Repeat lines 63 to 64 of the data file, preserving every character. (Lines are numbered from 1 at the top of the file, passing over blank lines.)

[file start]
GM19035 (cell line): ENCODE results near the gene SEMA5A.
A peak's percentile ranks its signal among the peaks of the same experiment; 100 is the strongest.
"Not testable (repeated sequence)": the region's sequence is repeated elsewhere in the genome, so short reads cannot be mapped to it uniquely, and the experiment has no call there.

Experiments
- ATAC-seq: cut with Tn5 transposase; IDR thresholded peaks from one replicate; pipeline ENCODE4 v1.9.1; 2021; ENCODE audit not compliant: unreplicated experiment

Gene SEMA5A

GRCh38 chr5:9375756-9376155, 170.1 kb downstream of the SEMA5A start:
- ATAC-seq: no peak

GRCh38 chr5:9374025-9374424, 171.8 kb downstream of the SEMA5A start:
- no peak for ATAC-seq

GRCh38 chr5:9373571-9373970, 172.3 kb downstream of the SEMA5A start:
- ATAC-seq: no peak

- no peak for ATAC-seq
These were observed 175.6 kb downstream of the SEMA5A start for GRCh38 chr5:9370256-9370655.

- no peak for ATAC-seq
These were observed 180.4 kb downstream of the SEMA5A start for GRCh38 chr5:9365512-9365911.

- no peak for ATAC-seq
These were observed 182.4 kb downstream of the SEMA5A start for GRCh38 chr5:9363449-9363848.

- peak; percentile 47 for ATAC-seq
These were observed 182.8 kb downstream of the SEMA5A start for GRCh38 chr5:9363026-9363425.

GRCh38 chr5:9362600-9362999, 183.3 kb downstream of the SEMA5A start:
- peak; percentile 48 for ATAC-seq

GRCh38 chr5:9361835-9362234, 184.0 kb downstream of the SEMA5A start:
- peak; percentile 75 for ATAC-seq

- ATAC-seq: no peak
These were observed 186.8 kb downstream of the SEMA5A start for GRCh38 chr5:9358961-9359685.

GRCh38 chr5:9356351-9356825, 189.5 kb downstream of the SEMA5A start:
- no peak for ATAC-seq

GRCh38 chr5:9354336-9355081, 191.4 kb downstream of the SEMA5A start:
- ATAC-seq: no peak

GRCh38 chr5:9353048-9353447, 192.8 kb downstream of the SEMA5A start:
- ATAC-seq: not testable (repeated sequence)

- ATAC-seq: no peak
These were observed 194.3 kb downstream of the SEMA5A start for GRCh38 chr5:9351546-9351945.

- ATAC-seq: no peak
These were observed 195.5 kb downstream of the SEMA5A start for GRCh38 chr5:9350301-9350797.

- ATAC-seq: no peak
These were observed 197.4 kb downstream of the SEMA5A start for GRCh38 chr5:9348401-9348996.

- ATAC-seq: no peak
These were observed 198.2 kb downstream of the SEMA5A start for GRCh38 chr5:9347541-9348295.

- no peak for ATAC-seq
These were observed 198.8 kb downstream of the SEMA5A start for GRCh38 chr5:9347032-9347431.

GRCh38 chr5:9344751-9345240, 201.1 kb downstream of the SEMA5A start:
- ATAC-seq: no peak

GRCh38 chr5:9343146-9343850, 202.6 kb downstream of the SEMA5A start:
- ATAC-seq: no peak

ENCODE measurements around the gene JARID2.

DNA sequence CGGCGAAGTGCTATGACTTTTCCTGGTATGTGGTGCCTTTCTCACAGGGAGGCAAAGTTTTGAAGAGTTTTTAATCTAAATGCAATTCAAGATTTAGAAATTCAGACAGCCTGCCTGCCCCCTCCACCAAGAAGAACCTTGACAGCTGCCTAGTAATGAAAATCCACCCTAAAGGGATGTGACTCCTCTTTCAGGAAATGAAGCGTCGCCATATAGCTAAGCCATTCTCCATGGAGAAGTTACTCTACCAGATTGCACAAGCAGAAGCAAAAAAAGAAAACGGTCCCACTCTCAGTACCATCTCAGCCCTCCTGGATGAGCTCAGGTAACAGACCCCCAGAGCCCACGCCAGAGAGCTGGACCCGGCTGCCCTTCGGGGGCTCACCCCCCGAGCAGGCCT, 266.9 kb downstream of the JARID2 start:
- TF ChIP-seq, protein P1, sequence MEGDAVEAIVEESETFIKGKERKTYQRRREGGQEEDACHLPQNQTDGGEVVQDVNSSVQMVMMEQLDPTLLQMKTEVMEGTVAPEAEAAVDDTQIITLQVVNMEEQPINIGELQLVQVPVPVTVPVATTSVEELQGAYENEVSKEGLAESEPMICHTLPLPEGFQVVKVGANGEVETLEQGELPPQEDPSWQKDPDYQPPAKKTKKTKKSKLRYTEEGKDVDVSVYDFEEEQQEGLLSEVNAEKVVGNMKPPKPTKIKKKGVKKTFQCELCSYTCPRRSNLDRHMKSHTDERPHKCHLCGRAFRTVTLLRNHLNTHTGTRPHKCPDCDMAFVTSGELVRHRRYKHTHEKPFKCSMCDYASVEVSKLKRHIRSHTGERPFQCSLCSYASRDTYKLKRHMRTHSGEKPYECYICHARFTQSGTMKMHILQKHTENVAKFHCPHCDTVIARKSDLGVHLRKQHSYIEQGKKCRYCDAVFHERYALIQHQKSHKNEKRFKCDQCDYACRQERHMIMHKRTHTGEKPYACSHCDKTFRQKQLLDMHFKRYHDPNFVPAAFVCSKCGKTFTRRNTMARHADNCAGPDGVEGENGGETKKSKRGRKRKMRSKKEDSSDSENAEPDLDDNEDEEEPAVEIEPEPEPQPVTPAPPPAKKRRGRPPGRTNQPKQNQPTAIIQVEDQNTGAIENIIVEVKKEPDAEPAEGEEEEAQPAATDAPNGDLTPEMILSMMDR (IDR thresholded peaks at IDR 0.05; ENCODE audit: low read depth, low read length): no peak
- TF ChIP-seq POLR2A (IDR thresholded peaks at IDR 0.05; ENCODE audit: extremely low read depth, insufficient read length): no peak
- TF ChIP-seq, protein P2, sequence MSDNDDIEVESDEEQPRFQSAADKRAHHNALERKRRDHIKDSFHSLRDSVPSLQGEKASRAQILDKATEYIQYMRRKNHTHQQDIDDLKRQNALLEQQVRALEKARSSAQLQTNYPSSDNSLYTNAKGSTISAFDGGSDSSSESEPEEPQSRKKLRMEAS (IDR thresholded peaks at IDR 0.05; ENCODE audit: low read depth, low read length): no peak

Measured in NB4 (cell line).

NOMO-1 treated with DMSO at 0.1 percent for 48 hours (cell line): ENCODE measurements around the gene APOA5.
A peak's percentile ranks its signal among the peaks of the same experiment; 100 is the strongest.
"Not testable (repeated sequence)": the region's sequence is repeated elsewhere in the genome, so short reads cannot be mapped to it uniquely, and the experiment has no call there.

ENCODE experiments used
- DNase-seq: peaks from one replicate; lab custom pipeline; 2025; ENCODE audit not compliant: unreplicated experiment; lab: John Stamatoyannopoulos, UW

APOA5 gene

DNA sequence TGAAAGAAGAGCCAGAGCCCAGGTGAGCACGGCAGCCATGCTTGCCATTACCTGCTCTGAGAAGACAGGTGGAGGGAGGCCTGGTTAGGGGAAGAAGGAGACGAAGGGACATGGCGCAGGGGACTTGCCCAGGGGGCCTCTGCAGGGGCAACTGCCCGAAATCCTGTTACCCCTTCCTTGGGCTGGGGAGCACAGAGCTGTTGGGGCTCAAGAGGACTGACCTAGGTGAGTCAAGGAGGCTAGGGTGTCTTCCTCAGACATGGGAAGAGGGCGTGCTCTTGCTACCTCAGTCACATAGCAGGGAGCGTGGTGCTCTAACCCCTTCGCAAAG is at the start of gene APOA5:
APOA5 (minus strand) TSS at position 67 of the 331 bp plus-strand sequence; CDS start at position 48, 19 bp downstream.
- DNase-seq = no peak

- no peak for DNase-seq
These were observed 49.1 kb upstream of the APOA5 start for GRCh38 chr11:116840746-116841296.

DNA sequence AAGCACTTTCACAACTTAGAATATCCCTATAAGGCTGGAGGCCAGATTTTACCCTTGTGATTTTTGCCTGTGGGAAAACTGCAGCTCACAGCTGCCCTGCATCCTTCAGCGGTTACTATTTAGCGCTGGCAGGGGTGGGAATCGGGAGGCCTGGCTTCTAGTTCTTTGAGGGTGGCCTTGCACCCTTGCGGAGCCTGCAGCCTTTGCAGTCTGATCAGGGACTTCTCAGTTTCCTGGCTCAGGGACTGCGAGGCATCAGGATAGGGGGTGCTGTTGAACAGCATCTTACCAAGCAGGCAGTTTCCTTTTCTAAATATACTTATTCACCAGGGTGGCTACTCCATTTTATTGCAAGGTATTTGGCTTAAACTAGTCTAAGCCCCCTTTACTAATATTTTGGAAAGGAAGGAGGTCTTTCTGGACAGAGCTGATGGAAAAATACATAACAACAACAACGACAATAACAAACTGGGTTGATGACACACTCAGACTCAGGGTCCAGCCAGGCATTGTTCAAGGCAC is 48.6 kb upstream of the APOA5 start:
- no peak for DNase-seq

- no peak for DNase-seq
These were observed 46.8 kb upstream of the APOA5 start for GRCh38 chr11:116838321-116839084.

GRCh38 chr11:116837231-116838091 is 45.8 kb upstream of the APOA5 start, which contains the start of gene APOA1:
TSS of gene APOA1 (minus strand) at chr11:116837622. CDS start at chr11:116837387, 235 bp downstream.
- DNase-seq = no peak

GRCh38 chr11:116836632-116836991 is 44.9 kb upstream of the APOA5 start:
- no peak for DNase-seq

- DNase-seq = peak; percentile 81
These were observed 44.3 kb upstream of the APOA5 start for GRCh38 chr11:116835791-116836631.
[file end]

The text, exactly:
These were observed 49.1 kb upstream of the APOA5 start for GRCh38 chr11:116840746-116841296.

DNA sequence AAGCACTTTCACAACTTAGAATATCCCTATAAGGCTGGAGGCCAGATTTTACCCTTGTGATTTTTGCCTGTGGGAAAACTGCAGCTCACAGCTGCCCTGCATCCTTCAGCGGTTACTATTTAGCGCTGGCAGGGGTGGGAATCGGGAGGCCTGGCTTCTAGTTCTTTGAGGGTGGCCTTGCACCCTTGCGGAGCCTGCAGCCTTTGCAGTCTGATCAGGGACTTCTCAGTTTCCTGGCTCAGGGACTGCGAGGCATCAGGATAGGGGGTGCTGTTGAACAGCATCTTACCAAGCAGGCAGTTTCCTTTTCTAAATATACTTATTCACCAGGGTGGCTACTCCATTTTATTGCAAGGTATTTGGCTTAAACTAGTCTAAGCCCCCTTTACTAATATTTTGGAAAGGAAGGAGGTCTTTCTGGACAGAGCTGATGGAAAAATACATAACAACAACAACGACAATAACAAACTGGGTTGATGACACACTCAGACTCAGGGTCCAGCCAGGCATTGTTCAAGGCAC is 48.6 kb upstream of the APOA5 start: